When I first met her, I perceived she was nervous. I could sense the doctor skepticism. She simply had a negative aura about her. An Eeyore, if you will. A “no” person. A drag.
To my absolute non-surprise, she declined all screenings that a woman of her age is recommended to get. No labs. No pap. No mammogram. No flu shot.
I wondered why she had even come to the doctor.
I think she wondered that too.
I proceeded with the appointment in my usual manner. Attempting to keep the encounter warm, inviting, welcoming. Explaining, lightly and with a smile, all the reasons why these things are recommendations. What they are testing for, protecting us against, how tons of studies and science have deemed the benefits to far outweigh the risks. Ultimately, though, I always finish in earnest that I’m not here to force anyone to do anything. I am a steward of health, shall you choose to take my advice. Or not. I am obliged to educate. I take no offense.
Almost to the exact date, she arrived in my office, again, one year later. Same air of anxiety. Same negative aura. Her hair grey, her eyes grey, and even her skin had a slight grey tone. As it was the year prior. To my surprise, she accepted the lab testing. She still refused the flu shot and the pap. She wavered on the mammogram.
This time, she came forth with some extra tidbits. “The last time I had a mammogram, it turned into a whole ordeal. Another imaging test, a biopsy, and a lot of medical bills all for nothing.”
I couldn’t argue with that, except to say we know that now and won’t retest the same spot, but it’s still highly recommended. She said she’d think about it.
I considered that a win.
Five months later. The results of a mammogram came across my desk. She had gone, and it was abnormal. She had lymph nodes, that on report, didn’t look great. My MA called her. She refused an ultrasound for further imaging. She was sure this would result in all the bills and the same result.
I called her. I suggested she come in for me to examine. She obliged.
After I examine a patient, when I am trying to reassure them about lumps or bumps or all the things that Dr. Google has informed them is likely cancer, I say, “Trust me. I’ve felt cancer. More than I’d like to admit, and it gives me an immediate visceral reaction. I feel sick to my stomach.” Cancer looks and feels completely unnatural. Inorganic. Wrong. “I didn’t get that feeling. It’s fine. We can just watch it.”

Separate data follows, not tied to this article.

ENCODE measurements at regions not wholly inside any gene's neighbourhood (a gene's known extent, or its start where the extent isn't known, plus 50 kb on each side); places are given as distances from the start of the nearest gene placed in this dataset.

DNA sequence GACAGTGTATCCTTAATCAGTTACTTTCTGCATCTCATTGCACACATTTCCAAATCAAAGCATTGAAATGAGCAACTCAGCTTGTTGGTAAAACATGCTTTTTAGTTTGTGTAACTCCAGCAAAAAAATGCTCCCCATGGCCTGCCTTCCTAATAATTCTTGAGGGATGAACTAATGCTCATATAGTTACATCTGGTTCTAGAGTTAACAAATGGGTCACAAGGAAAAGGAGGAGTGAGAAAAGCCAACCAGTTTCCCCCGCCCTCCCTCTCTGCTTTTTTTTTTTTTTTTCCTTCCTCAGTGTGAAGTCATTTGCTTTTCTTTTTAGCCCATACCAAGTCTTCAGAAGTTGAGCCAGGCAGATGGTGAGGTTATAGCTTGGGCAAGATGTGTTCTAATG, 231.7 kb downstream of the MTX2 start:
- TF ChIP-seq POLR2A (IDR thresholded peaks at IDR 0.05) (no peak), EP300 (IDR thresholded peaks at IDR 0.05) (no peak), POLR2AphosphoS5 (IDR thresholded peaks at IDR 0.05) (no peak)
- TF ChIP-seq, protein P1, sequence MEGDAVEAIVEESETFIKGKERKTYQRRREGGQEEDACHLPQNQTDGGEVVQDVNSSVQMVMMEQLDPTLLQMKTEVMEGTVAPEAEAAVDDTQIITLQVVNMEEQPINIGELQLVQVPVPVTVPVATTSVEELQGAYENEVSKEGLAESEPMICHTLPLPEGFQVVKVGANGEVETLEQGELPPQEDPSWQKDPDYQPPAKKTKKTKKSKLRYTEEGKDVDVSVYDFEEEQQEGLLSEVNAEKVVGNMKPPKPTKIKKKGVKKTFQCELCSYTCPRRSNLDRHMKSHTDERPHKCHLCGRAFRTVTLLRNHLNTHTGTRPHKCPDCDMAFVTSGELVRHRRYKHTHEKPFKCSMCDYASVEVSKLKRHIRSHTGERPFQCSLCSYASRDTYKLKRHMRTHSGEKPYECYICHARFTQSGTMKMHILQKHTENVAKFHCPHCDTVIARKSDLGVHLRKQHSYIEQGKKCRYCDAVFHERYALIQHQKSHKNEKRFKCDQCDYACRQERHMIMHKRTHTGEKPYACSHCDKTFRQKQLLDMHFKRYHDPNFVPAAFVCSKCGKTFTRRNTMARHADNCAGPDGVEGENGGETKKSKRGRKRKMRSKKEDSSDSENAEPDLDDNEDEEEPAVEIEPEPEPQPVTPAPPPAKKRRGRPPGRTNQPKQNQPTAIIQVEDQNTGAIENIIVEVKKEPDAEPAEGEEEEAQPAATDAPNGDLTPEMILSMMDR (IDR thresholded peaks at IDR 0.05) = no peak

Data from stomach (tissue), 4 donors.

When I felt the lump in her armpit. I couldn’t say any of that. I felt sick.
After some gentle explaining, she still refused a biopsy but was OK with an ultrasound.
The ultrasound confirmed our (the radiologists, mine, the patient’s – despite her denial) suspicions. She agreed to a biopsy.
It came back invasive, stage 3, breast cancer.
I did what I do for anyone in this situation. I set up all their appointments. I get them in within days to see an oncologist. Within a week of diagnosis, they have a plan and have maybe already started treatments. I call them. A lot.
“Are you OK? Who is your support system? Do you need help getting to your appointments?”
Yes. My cats. No, I’m fine.
She had no one. This home-body, single woman. Loner. Eeyore. As one might expect, had no one. Her parents dead. No siblings. No kids. I was stunned and stressed for her.
I reached out to people to find her a partner, or a group, some sort of support. But she quietly went on her way through therapy. On her own.
I watched from afar via electronic medical record notes. She, as all my cancer patients do, abandoned my office for her new medical home. The oncologist, the infusion center, the lab, the imaging center. I don’t need to add to her appointments.
I thought of her often. Seems to me cancer needs to be surrounded by strength, and warmth, and love to be destroyed. I worried her cats weren’t enough.
Nine months later, she lands on my schedule.
I wondered why.
I quietly, and admittedly, nervously, knocked on the door as I stepped in to find a bright woman in a warm brown wig. With these shining blue eyes. A smile.
I hoped she didn’t notice my second take and look of shock.
I smiled, I shook her hand, I remarked, “You look great! Tolerating treatment OK?”
She smiles and proudly says, “Why yes. I even started rowing while on Adriamycin!” (Notoriously an awful chemo drug.) She goes on to describe how well she’s tolerated all treatments. That things are going well, she just has two more doses of her current med, and radiation is still an option.
We make eye contact the entire visit. I am just blown away. In front of my face, I’m seeing that a stage 3, dire, and life-changing cancer diagnosis, has actually brought someone to life. She completely transformed. Her aura and energy are bright and light.
“Doctor, thank you for calling me that day. Thank you for explaining to me that sometimes things in life are hard. Are too hard, in fact, to do them alone. That it’s OK to find help, and that there are people out there who want to help. After this diagnosis, I realized how miserable the last ten years of my life have been. How much I needed to change my job. I wrote down my regrets and realized I didn’t want to keep them anymore. I am going to cancer support groups. I’ve made a friend. I’m sleeping better. I hope to one day help people in the same condition. Is it weird to say that this diagnosis helped awaken me to a better life?”
A normal person probably might have cried at that moment. I nearly did. Instead, I smiled and said, that’s not weird to say at all. Cancer provided you your silver lining … to life!
I hugged her, said, keep up the good work. And we parted ways.
I’ll see her again.
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